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Investigation: Restraint and seclusion

We have published the report of our first formal investigation— into restraint and seclusion in Scotland’s schools. We used the Commissioner’s legal powers to investigate this issue.


Restraint means holding a child or young person to stop them from moving.

Seclusion means shutting a child somewhere alone and not allowing them to leave.


Physical intervention happens when someone limits another person’s movement by force. Restraint and seclusion are both forms of physical intervention.

What did this investigation focus on?

Our investigation focused on:

  • whether Scotland’s 32 local authorities had policies on restraint and seclusion that were good enough, and
  • what local authority procedures were on recording incidents of restraint and seclusion.

We required local authorities to provide us with their policies on:

  • physical intervention in schools – including when restraint and seclusion had been used – and
  • recording of physical interventions (if these were separate from their policies on physical intervention in general.)

They were also required to provide evidence on the data they held around restraint and seclusion and what they did with it.

What did this investigation recommend?

Our investigation found that use of restraint and seclusion on pupils across Scotland is largely unmonitored, with glaring inconsistencies across local authorities.

It recommended the Scottish Government produce effective and human rights compliant national guidance, which would direct local authorities, schools and staff in the lawful use of restraint and seclusion.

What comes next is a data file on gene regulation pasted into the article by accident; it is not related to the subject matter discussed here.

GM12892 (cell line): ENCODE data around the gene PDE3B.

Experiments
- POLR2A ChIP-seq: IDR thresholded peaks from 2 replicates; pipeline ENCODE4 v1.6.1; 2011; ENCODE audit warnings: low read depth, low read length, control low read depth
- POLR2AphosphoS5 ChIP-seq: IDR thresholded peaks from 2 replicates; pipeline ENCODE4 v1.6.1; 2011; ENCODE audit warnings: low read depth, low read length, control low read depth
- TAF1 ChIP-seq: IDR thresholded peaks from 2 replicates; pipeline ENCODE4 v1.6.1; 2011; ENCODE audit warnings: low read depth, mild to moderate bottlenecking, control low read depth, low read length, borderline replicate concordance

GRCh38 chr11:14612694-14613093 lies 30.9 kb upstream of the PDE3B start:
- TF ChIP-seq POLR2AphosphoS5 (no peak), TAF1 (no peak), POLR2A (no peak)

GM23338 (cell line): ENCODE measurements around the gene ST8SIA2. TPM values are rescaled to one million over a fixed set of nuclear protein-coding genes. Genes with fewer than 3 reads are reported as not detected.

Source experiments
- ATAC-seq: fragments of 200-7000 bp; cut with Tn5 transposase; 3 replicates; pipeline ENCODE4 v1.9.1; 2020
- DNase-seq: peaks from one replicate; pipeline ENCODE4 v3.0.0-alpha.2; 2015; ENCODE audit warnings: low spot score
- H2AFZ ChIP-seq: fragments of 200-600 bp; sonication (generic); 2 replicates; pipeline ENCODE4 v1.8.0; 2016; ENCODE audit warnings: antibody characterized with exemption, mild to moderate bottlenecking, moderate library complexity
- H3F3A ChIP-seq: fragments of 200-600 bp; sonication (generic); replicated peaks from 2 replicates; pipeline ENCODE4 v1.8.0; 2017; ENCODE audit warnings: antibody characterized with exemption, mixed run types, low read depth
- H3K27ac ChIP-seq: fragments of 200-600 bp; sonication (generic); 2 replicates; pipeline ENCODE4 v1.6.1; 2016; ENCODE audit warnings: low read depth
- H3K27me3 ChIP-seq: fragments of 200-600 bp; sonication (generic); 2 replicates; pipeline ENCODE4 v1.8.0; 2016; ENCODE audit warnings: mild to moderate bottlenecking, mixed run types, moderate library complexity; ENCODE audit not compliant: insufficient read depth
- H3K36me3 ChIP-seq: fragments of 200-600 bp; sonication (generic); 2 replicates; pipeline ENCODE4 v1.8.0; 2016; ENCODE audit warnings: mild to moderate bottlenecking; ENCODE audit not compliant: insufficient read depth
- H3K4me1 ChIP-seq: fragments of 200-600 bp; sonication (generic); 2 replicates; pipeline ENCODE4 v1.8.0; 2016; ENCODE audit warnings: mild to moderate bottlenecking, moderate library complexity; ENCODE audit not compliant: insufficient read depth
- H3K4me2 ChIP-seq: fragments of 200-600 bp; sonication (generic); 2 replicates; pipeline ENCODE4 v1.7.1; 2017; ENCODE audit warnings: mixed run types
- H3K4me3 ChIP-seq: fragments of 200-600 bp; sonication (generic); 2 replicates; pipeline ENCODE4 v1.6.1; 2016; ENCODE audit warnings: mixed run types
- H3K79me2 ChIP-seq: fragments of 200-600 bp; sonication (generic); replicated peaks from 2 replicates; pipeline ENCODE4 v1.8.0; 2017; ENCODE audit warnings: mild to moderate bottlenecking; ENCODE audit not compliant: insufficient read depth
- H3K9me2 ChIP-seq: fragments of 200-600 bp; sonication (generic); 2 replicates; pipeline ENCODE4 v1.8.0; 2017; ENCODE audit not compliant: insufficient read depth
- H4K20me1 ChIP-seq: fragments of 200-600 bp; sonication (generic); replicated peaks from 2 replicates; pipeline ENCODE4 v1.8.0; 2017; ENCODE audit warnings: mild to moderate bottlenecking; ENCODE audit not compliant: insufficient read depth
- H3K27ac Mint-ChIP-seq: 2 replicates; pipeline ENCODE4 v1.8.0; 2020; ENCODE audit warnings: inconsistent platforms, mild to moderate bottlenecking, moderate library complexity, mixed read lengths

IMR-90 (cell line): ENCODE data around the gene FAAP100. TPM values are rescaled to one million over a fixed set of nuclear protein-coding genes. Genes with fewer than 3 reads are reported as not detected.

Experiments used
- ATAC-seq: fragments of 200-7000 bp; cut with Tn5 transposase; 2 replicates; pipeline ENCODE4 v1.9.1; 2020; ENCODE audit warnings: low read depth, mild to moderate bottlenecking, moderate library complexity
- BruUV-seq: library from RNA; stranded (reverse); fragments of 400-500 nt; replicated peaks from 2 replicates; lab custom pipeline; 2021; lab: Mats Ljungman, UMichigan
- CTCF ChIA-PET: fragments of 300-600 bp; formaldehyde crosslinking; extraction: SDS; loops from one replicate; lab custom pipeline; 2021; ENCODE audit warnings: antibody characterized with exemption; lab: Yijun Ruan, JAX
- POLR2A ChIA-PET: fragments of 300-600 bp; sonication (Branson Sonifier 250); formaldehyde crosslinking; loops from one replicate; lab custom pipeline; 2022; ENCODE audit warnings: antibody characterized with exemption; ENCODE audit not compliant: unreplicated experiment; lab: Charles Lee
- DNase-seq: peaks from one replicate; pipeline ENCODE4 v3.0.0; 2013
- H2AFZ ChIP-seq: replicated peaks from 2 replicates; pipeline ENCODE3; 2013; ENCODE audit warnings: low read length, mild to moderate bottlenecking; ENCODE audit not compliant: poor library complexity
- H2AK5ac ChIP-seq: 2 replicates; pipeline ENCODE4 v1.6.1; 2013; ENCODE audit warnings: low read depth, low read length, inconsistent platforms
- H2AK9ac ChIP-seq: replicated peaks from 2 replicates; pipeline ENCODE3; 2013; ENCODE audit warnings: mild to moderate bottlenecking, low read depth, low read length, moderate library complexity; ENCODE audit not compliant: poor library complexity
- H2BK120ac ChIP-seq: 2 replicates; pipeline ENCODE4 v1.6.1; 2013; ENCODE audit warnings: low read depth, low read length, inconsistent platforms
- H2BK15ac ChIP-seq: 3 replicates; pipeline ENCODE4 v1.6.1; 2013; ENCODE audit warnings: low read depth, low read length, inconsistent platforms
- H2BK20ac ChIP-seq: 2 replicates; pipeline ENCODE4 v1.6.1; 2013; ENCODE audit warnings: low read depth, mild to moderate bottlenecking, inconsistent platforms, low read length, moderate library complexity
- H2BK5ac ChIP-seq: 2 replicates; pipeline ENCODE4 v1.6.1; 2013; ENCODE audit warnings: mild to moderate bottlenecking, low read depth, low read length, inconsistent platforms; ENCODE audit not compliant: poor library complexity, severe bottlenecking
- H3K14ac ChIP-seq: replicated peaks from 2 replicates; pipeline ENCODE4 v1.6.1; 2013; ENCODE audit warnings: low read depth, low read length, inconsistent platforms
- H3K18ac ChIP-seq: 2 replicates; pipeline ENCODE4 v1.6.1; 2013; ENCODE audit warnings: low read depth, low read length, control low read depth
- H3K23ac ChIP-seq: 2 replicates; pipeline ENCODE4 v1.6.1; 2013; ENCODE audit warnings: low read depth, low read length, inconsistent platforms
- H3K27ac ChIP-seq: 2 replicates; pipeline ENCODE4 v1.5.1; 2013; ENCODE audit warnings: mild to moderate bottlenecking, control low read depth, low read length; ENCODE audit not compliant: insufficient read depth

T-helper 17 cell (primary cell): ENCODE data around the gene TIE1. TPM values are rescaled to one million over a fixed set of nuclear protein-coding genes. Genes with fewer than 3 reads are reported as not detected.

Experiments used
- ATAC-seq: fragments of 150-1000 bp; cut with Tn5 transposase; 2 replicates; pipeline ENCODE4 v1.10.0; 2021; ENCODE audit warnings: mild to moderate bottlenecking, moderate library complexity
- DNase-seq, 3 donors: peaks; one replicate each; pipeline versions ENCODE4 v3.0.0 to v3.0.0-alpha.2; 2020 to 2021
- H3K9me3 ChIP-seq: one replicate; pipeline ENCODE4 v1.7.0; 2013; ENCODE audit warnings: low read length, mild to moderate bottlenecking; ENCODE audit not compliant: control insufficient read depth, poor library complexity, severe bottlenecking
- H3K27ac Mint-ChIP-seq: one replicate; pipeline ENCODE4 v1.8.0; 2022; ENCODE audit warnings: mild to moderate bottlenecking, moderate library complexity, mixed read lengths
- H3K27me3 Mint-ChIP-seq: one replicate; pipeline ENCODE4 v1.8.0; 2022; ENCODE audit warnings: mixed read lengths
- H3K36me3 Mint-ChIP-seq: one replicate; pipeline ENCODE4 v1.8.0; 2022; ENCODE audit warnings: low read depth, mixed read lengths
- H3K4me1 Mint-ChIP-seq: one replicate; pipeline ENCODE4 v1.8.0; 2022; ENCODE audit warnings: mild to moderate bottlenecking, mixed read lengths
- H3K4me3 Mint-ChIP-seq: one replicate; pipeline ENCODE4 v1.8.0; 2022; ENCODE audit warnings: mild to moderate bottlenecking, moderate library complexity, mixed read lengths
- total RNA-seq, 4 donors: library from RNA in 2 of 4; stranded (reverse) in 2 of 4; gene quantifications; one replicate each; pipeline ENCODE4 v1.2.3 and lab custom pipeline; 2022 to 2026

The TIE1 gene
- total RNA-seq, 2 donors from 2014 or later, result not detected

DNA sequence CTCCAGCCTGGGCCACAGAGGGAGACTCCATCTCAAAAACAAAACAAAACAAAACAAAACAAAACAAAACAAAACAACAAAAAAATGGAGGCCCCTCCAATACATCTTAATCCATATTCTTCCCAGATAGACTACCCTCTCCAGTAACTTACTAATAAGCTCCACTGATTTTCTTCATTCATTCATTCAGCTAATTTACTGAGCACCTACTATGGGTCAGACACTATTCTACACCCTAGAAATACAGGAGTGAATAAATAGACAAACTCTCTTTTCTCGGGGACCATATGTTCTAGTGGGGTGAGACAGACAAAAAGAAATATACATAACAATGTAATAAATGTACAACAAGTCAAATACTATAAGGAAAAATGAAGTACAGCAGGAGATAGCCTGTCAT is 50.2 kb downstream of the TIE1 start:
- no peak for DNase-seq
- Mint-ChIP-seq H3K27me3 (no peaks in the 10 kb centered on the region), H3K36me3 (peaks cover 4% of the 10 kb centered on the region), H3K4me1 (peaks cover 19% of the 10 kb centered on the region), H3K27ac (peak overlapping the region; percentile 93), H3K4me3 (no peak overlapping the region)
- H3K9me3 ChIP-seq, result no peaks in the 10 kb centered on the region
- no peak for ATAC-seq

The Equality and Human Rights Commission (EHRC) and the Commissioner warned the Government that without new guidance it was in breach of its human rights obligations to children, as laid out in the United Nations Convention on the Rights of the Child (UNCRC) and the European Convention on Human Rights (ECHR).

Although the Government agreed to refresh their existing two-page guidance, this was not enough to safeguard children’s rights.

Intervention by EHRC Scotland

The Equality Act gives the EHRC the power to take legal proceedings on matters that are relevant to its functions, as long as the Scottish Human Rights Commission agree to it.

In August 2019, EHRC Scotland worked with our office and used this power to support a Judicial Review raised in the Scottish courts.

Following this intervention – and after a series of productive meetings between our office, EHRC Scotland and the Deputy First Minister and Cabinet Secretary for Education and Skills, John Swinney MSP – the Scottish Government has agreed to:

  1. Produce human rights-based guidance on restraint and seclusion and review the effectiveness of that guidance,
  2. Involve children, young people and their families in the drafting and review of the guidance,
  3. Consider statutory action should the guidance prove to be ineffective, and
  4. Develop and introduce a standard dataset to be implemented across Scotland to ensure consistent recording and monitoring of incidents of restraint and seclusion.

A rule is statutory when it’s been officially written down in a law.

When someone doesn’t follow a statutory rule, then they are breaking the law.


A judicial review happens when judges examine if a public body has followed the law when it made a certain decision. If the judges find that it didn’t, they can make that public body take a different decision instead.

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